Absurdities Exposed: Letters from a Universalist Minister

M.J. Steere (1861)

Absurdity: Man Created for Endless Misery

Absurdity: The Popular Devil

Absurdity: Infants Saved, Adults Lost

Absurdity: Men Fix Each Other's Doom

Absurdity: Heathen Lost

The following are chapters (abridged) from the book Footprints heavenward: or, Universalism the more excellent way, by Steere, M. J. (Boston: J.M. Usher), 1861. The electronically scanned book is part of the University of MIchigan's Making of America collection at http://moa.umdl.umich.edu.
NOTE: Originally, writings were personal letters to an orthodox Christian acquaintance. 


Universalism proper contemplates one single truth, well worthy to swallow up all others, viz., the Bible doctrine of the final salvation of all men from sin; and this in opposition to their being forever annihilated, or forever damned.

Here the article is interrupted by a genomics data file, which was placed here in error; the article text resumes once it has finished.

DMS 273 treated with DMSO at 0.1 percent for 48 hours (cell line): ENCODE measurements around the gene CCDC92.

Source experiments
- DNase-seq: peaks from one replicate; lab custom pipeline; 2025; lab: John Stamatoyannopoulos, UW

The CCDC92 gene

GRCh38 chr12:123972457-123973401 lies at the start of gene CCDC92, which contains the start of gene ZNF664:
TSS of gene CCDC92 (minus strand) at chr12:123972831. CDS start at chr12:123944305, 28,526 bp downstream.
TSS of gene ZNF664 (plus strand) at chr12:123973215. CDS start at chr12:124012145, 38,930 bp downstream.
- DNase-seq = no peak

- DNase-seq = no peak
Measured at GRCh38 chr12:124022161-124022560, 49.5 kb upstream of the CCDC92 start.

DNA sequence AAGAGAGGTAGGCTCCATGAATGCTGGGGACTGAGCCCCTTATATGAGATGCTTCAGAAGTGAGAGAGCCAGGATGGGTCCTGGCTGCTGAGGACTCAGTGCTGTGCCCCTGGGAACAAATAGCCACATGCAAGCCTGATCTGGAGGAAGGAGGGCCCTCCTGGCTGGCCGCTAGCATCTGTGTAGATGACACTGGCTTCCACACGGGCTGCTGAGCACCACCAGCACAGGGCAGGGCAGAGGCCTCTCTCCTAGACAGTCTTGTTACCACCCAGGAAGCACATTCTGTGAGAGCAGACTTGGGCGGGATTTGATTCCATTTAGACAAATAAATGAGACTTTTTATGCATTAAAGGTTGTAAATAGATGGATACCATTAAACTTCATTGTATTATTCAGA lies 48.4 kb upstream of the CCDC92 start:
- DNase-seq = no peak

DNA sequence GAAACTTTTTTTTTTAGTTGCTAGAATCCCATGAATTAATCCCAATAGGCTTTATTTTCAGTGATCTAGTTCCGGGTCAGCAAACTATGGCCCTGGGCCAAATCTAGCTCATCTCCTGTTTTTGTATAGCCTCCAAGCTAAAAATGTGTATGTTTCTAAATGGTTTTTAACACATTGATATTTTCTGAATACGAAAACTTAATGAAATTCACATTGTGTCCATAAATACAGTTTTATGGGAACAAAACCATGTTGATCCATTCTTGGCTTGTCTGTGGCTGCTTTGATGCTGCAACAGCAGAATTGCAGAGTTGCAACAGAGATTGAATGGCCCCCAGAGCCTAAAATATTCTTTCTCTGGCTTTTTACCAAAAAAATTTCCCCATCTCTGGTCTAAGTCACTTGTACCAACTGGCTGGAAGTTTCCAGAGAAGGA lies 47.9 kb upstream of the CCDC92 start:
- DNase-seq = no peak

Certainly, rational and scriptural as your penal doctrine seems to you, to me it involves the most alarming absurdities. Some of these latter I will now consider; and First. Your faith implies that "God, the Father," casts vast multitudes of intelligent, immortal beings, in his own image, and places them in this world of trial, either foreordaining that he will, or foreknowing that he shall, damn them forever. And this seems to me an absurdity. 

The Creator dwells in his own self-sufficiency. Of course, he is independent of everything outside of himself, and, therefore, can have no occasion, in creating, or in dealing with his creatures, to seek selfish ends; a thing, which is alike forbidden, by the revelation of his essential nature. "For God is Love." Now that such a God should interest himself in begetting immortal beings, "of his own will, and in his own image, to feel his wrath forever — to be forever dying, but never dead, — to have their capacity for suffering forever filling up, but never full, does seem to me absurd in the extreme.